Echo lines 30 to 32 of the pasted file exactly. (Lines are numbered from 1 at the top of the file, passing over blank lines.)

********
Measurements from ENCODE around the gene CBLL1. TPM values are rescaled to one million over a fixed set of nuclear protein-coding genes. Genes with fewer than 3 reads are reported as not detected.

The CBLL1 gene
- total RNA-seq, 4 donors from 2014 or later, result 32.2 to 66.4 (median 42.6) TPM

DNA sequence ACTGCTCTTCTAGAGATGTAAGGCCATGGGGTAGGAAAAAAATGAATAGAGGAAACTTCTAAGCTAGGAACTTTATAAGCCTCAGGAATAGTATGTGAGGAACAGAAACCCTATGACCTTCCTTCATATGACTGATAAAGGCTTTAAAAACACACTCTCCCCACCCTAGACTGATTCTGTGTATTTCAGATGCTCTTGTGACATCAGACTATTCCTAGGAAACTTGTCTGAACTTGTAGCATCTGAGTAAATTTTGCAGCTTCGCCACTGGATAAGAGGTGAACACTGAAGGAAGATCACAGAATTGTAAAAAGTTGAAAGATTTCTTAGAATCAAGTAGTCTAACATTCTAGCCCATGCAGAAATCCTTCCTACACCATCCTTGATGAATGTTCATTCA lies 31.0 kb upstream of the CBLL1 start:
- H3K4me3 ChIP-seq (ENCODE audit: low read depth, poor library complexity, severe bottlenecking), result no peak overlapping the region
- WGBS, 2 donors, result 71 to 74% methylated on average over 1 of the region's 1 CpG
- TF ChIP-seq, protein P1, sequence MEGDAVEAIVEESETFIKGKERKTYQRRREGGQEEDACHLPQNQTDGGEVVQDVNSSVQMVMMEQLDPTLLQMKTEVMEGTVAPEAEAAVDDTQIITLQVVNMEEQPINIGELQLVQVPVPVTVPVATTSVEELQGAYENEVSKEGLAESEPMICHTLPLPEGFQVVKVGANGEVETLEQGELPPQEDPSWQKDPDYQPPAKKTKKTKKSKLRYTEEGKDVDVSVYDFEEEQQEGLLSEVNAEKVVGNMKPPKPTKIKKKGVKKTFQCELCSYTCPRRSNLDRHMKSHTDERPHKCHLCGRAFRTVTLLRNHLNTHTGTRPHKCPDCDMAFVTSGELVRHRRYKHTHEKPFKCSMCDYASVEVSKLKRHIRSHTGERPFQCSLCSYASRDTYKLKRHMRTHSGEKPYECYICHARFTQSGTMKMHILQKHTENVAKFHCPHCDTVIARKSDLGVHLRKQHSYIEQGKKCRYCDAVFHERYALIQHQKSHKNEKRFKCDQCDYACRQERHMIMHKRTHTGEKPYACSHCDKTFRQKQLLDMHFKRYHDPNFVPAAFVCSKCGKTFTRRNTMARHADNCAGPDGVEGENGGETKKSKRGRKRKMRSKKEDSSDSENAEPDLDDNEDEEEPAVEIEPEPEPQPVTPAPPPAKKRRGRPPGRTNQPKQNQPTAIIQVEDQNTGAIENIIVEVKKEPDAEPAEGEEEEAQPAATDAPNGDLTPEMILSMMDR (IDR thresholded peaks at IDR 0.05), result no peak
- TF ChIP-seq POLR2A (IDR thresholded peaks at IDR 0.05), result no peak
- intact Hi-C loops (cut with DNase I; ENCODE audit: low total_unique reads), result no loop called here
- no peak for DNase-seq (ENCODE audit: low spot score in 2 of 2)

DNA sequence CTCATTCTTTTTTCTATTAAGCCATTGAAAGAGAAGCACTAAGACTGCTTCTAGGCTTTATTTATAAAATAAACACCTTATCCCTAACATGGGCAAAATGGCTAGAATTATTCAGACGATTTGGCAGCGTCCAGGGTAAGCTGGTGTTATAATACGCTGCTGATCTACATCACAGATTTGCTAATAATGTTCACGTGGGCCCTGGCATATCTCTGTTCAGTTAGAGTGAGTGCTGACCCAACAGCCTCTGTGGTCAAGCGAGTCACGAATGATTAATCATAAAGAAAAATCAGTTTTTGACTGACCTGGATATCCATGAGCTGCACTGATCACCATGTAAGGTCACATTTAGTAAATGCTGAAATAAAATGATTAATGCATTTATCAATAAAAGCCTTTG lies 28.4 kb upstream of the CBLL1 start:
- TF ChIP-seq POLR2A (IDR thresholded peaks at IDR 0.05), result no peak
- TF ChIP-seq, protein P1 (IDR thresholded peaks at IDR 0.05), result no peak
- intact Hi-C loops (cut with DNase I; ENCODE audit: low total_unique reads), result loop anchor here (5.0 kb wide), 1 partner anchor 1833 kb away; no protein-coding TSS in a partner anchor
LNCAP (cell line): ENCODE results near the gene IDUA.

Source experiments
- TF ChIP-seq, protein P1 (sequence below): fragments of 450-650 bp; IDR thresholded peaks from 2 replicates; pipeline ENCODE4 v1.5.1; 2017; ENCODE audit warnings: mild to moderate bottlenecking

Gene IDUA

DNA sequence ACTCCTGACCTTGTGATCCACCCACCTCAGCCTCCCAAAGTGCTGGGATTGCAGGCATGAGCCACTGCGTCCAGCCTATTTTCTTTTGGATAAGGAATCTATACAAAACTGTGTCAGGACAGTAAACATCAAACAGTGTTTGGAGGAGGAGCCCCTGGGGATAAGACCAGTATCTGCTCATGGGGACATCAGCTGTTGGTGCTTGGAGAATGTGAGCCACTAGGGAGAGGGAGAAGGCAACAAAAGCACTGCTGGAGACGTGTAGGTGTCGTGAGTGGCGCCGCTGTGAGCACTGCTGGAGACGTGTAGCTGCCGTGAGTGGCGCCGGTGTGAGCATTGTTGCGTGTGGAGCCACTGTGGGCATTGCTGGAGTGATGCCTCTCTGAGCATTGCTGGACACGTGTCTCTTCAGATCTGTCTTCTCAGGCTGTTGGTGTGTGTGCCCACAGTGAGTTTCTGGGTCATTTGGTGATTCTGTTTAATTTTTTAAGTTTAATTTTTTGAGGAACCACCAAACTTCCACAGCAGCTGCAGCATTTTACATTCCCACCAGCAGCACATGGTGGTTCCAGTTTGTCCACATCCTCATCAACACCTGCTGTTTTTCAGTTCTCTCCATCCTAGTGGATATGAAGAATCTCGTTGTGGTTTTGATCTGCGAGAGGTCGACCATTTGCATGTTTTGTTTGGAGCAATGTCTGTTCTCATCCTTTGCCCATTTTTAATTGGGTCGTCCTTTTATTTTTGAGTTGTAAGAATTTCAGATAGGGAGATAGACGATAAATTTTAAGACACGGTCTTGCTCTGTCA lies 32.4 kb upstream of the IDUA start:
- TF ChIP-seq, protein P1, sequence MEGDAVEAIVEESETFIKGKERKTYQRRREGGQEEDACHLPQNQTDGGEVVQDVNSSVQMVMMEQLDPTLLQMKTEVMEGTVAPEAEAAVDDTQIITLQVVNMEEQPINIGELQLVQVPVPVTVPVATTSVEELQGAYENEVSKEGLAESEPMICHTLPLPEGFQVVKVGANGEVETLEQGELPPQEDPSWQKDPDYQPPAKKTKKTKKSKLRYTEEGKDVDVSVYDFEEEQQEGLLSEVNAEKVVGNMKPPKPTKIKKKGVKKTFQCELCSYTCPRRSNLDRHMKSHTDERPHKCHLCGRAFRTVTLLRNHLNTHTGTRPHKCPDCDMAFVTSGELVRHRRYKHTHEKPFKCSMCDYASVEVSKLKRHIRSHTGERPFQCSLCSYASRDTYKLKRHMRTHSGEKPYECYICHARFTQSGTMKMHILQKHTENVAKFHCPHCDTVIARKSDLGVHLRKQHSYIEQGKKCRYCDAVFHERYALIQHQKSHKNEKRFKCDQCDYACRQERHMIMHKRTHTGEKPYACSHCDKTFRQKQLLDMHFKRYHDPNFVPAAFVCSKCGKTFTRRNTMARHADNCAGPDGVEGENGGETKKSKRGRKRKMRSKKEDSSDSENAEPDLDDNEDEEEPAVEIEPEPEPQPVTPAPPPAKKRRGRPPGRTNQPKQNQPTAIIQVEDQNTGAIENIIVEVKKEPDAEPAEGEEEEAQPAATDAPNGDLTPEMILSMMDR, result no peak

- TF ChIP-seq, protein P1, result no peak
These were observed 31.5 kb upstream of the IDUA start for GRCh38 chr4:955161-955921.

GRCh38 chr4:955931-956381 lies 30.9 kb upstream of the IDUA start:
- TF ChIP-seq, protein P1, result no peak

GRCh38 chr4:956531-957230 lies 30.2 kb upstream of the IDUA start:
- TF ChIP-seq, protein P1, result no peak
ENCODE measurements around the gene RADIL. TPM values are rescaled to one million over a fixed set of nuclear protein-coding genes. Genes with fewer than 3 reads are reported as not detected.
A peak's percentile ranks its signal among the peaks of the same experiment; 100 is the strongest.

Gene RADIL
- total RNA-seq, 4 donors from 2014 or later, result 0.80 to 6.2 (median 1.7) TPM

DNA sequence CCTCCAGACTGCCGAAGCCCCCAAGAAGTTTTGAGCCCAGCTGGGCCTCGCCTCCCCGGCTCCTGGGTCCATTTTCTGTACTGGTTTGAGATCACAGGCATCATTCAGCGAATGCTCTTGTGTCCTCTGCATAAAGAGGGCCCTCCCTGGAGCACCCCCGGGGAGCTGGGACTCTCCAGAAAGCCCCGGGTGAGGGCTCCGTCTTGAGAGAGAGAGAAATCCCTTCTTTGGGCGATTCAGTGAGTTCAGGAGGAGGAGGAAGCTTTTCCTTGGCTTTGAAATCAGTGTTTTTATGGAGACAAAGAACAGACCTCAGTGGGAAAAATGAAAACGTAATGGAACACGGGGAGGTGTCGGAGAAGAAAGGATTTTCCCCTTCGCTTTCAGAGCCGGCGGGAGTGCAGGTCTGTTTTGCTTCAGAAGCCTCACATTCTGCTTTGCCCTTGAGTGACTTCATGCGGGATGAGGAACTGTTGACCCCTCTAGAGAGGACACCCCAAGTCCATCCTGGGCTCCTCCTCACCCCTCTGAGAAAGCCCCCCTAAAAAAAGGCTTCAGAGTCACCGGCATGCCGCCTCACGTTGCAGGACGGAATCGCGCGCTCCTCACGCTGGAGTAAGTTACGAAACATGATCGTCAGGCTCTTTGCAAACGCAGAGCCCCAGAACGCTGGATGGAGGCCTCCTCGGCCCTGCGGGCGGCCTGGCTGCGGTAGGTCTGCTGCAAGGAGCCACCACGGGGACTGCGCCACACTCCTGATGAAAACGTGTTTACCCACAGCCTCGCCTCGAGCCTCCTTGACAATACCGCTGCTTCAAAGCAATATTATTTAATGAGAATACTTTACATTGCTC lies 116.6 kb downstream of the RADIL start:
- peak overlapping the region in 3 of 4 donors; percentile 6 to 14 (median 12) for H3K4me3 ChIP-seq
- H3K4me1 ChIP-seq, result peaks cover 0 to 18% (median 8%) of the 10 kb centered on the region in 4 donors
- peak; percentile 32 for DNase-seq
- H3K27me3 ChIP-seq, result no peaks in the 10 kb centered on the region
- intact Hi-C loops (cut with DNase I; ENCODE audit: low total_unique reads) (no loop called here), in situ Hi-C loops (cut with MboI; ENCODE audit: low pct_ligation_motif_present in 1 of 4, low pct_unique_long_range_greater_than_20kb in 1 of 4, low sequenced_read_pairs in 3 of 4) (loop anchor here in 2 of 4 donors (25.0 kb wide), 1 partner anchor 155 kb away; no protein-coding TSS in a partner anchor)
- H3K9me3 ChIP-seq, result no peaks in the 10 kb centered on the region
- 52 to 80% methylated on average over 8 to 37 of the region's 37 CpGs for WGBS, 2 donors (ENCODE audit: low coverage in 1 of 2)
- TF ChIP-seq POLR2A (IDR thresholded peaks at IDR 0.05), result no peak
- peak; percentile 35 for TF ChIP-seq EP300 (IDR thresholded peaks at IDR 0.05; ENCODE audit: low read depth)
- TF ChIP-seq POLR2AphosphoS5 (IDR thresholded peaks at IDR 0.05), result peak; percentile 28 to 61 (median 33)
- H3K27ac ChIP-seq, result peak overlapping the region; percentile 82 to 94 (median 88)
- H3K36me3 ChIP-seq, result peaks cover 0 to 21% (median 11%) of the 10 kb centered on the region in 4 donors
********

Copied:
- total RNA-seq, 4 donors from 2014 or later, result 0.80 to 6.2 (median 1.7) TPM

DNA sequence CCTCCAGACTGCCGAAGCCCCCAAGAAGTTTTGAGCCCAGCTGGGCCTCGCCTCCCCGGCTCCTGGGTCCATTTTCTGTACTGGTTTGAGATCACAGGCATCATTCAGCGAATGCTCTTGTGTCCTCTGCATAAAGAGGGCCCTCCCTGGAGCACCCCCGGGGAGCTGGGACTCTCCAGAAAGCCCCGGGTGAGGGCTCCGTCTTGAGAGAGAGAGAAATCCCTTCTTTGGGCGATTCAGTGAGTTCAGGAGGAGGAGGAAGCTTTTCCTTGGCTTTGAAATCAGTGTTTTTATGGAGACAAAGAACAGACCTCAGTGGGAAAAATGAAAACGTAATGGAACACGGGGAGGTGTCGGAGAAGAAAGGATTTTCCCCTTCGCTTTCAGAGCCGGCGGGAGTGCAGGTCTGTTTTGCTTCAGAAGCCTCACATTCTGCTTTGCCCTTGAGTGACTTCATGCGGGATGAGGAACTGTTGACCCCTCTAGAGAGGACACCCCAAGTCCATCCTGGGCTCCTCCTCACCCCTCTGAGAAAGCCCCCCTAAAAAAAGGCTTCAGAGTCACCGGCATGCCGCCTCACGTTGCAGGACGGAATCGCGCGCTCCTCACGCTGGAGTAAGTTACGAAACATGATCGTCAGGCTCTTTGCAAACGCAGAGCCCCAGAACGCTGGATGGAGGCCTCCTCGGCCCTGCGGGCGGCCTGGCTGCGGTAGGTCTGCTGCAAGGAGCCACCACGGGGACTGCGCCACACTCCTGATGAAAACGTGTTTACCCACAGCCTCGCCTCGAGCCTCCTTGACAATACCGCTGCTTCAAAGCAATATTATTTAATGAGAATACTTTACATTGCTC lies 116.6 kb downstream of the RADIL start:
- peak overlapping the region in 3 of 4 donors; percentile 6 to 14 (median 12) for H3K4me3 ChIP-seq